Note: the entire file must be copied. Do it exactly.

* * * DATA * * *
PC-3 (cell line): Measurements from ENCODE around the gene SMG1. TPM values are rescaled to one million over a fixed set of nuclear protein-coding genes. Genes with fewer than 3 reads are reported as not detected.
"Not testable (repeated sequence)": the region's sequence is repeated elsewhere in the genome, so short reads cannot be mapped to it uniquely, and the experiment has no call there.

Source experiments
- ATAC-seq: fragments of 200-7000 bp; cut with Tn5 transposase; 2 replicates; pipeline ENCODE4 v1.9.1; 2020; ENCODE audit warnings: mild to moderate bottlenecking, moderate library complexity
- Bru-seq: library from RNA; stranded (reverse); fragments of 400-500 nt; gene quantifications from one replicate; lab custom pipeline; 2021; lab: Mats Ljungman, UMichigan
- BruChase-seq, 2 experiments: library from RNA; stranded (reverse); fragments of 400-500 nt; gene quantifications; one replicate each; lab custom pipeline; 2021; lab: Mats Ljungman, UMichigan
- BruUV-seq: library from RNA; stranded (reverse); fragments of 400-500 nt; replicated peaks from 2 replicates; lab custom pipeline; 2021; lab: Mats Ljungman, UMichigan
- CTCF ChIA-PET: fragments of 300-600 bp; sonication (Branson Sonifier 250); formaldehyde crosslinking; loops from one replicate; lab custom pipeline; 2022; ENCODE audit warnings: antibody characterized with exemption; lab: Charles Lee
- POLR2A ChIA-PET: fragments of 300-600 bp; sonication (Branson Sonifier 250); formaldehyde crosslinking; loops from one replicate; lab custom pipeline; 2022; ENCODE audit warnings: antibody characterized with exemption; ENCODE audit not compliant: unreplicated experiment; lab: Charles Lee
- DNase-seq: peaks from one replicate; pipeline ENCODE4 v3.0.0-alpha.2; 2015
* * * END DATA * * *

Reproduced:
PC-3 (cell line): Measurements from ENCODE around the gene SMG1. TPM values are rescaled to one million over a fixed set of nuclear protein-coding genes. Genes with fewer than 3 reads are reported as not detected.
"Not testable (repeated sequence)": the region's sequence is repeated elsewhere in the genome, so short reads cannot be mapped to it uniquely, and the experiment has no call there.

Source experiments
- ATAC-seq: fragments of 200-7000 bp; cut with Tn5 transposase; 2 replicates; pipeline ENCODE4 v1.9.1; 2020; ENCODE audit warnings: mild to moderate bottlenecking, moderate library complexity
- Bru-seq: library from RNA; stranded (reverse); fragments of 400-500 nt; gene quantifications from one replicate; lab custom pipeline; 2021; lab: Mats Ljungman, UMichigan
- BruChase-seq, 2 experiments: library from RNA; stranded (reverse); fragments of 400-500 nt; gene quantifications; one replicate each; lab custom pipeline; 2021; lab: Mats Ljungman, UMichigan
- BruUV-seq: library from RNA; stranded (reverse); fragments of 400-500 nt; replicated peaks from 2 replicates; lab custom pipeline; 2021; lab: Mats Ljungman, UMichigan
- CTCF ChIA-PET: fragments of 300-600 bp; sonication (Branson Sonifier 250); formaldehyde crosslinking; loops from one replicate; lab custom pipeline; 2022; ENCODE audit warnings: antibody characterized with exemption; lab: Charles Lee
- POLR2A ChIA-PET: fragments of 300-600 bp; sonication (Branson Sonifier 250); formaldehyde crosslinking; loops from one replicate; lab custom pipeline; 2022; ENCODE audit warnings: antibody characterized with exemption; ENCODE audit not compliant: unreplicated experiment; lab: Charles Lee
- DNase-seq: peaks from one replicate; pipeline ENCODE4 v3.0.0-alpha.2; 2015